As no doubt most of you who read this blog are aware, Iain Banks today announced he has been diagnosed with terminal cancer and is unlikely to see the year out. It’s not unfair to say this comes as a blow to both British literary fiction and British science fiction.
I met Iain Banks several times. The first was in late 1989 at a small convention in Glasgow. I know I’d read The Wasp Factory by then, but I’m not sure if I’d read any of his science fiction. It was during the con that the infamous “massage lotion incident” took place. I witnessed it. During a room party, Banks pretended to sip from a small bottle of Body Shop massage lotion – provided, I think, by Kev McVeigh – but within a few weeks rumours were flying around that he’d actually drunk the entire contents. But mad stories like that seemed to accrete around Banks. Even before I’d met him, I’d heard of his alleged cat burgling at a con in Brighton. If his space operas were larger than the genre seemed capable of containing, then so the stories about him seemed to describe a person so much larger than he really was.
The following year, at the Eastercon in Liverpool, Chris Reed of Back Brain Recluse had arranged to interview Banks for his magazine, but needed somewhere quiet to do so. I volunteered my hotel room. Around a dozen of us sat in on the interview. I remember Banks’ discussing his story ‘Piece’, which had just been published in The Observer Magazine. I also remember him talking about the structural engineering of corsets and bras and their similarity in that respect to bridges.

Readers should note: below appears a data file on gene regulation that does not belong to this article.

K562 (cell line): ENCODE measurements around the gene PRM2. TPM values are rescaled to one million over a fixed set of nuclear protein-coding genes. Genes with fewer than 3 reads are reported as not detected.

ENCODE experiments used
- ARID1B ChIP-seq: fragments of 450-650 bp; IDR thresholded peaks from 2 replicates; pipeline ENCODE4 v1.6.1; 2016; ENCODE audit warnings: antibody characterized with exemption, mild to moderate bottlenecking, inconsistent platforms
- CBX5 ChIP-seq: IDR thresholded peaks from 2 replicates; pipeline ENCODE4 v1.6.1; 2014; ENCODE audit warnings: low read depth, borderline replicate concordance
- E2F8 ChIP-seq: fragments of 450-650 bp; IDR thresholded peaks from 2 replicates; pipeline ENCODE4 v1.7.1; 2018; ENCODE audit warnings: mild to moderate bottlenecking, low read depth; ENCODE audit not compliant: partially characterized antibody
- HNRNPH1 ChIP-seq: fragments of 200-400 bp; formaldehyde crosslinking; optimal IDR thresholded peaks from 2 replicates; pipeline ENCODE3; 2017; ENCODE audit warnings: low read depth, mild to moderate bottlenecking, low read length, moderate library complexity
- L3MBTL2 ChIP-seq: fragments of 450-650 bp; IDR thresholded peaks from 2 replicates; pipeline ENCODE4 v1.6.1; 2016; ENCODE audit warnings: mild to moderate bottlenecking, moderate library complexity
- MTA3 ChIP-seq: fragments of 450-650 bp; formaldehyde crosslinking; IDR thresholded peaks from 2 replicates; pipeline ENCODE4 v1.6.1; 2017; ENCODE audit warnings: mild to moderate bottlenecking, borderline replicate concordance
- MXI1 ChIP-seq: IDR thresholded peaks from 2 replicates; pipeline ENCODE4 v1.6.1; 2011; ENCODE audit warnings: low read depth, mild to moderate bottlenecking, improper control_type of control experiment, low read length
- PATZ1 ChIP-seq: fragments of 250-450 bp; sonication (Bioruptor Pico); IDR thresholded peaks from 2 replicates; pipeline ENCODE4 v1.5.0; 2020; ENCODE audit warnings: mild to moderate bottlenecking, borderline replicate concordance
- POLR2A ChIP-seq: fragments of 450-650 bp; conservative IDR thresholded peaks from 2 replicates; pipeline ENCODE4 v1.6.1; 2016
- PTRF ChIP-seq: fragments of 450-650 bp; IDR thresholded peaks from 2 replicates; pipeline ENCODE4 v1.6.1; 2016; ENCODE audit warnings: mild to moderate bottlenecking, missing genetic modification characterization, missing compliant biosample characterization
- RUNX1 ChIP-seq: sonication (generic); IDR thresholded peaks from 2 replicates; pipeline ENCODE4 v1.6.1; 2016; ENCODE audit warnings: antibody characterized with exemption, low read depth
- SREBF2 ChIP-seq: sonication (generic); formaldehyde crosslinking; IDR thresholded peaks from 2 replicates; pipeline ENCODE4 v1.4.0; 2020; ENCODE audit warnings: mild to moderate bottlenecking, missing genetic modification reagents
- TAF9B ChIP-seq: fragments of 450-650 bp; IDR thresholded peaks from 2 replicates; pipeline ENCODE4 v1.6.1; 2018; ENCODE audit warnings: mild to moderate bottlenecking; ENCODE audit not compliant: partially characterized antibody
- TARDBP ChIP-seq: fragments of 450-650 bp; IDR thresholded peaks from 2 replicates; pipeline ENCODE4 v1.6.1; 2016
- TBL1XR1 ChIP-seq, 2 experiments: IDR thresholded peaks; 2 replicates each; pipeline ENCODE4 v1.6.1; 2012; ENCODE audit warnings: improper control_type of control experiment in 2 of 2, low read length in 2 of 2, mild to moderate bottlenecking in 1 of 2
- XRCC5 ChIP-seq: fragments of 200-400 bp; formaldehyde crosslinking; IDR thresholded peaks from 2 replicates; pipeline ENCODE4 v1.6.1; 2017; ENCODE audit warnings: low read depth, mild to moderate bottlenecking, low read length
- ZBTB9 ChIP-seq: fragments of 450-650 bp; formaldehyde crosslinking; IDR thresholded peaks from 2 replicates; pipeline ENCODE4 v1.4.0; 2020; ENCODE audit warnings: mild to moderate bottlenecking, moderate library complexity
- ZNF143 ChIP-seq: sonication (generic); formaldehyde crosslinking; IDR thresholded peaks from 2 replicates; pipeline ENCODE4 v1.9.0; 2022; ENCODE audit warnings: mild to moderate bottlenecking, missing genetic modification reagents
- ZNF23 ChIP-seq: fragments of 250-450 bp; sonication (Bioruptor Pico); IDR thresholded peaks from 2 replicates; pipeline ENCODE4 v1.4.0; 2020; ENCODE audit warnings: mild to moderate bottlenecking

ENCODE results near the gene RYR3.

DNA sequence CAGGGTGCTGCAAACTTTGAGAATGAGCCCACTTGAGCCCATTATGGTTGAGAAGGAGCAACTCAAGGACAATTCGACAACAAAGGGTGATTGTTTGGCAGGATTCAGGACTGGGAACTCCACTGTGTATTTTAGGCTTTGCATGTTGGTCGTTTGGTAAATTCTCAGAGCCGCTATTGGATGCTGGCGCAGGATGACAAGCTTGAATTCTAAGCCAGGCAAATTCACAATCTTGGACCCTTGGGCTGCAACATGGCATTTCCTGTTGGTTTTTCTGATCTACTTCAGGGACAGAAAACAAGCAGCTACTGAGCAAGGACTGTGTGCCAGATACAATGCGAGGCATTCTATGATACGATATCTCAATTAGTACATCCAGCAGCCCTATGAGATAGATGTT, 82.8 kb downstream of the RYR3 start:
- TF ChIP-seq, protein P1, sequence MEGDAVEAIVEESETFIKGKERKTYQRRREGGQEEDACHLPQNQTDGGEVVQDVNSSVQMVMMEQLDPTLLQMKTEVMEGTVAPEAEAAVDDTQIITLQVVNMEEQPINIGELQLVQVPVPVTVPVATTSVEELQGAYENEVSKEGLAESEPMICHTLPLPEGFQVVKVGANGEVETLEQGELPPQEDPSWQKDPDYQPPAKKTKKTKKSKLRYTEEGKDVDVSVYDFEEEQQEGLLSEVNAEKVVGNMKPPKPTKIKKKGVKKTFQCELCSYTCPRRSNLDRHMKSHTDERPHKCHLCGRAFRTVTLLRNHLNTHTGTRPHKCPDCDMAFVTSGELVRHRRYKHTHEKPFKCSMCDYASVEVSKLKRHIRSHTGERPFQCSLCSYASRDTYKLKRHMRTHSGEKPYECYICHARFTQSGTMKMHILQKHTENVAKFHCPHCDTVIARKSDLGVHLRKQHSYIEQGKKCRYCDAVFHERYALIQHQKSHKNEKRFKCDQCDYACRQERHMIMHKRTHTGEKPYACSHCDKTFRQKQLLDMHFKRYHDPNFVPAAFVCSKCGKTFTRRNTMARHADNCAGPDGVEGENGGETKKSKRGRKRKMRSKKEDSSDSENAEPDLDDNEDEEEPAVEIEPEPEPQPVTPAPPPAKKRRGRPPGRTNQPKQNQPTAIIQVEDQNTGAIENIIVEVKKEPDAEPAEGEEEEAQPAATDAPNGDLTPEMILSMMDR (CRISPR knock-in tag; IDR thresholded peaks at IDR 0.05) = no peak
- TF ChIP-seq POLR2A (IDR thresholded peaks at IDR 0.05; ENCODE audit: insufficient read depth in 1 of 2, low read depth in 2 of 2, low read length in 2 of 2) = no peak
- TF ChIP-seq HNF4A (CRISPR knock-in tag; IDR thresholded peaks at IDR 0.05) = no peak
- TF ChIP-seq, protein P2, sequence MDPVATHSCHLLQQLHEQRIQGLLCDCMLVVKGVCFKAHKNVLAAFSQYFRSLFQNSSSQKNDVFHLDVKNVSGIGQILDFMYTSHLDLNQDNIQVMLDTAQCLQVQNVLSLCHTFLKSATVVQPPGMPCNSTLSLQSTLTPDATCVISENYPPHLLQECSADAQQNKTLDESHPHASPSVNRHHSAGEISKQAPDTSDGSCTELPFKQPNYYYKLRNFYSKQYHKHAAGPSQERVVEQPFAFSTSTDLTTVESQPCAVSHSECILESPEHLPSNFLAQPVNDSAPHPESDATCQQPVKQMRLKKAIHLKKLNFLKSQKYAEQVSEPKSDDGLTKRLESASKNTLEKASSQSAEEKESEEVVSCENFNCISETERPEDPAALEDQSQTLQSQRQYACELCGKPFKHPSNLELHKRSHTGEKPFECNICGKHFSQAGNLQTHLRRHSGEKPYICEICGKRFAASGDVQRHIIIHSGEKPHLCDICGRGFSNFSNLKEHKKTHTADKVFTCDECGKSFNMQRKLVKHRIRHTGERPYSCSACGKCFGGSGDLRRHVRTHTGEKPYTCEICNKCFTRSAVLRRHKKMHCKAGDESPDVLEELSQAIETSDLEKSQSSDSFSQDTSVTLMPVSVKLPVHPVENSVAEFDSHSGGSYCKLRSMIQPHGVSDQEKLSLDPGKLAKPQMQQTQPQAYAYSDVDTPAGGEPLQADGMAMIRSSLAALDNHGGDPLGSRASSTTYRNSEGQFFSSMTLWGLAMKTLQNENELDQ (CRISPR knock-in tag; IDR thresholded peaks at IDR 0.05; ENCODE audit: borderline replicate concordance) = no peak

By that point, I was certainly reading his books – in fact, I bought Use Of Weapons and got it signed at that Liverpool Eastercon. I can still remember how shocked and impressed I was by the end of the book. In terms of the games writers can play with the chronologies of narratives, it has long been a touchstone work for me.
A year or two later at another convention, I remember a somewhat tipsy conversation with Banks on first lines. The opening line of his The Crow Road is famously, “It was the day my grandmother exploded.” John Varley’s Steel Beach, however, almost rivals it with, “‘In five years, the penis will be obsolete,’ said the salesman.” We conflated the two lines and came up with, “In five years, my grandmother’s penis will explode.”
Iain Banks was a fixture on the UK sf scene just as much as his books are a fixture on my book-shelves. After Use Of Weapons, I bought each book in hardback. And since starting up this blog, I have reviewed each new sf novel as it was published – which is not something I do routinely for other sf writers. If I often felt slightly disappointed by those novels, it was only because I expected them to be brilliant – is it my fault he’d himself set so high a standard?
I was hoping I’d be reading Banks’ fiction into my dotage. Sadly, I’ll only be able to reread it. A sad day.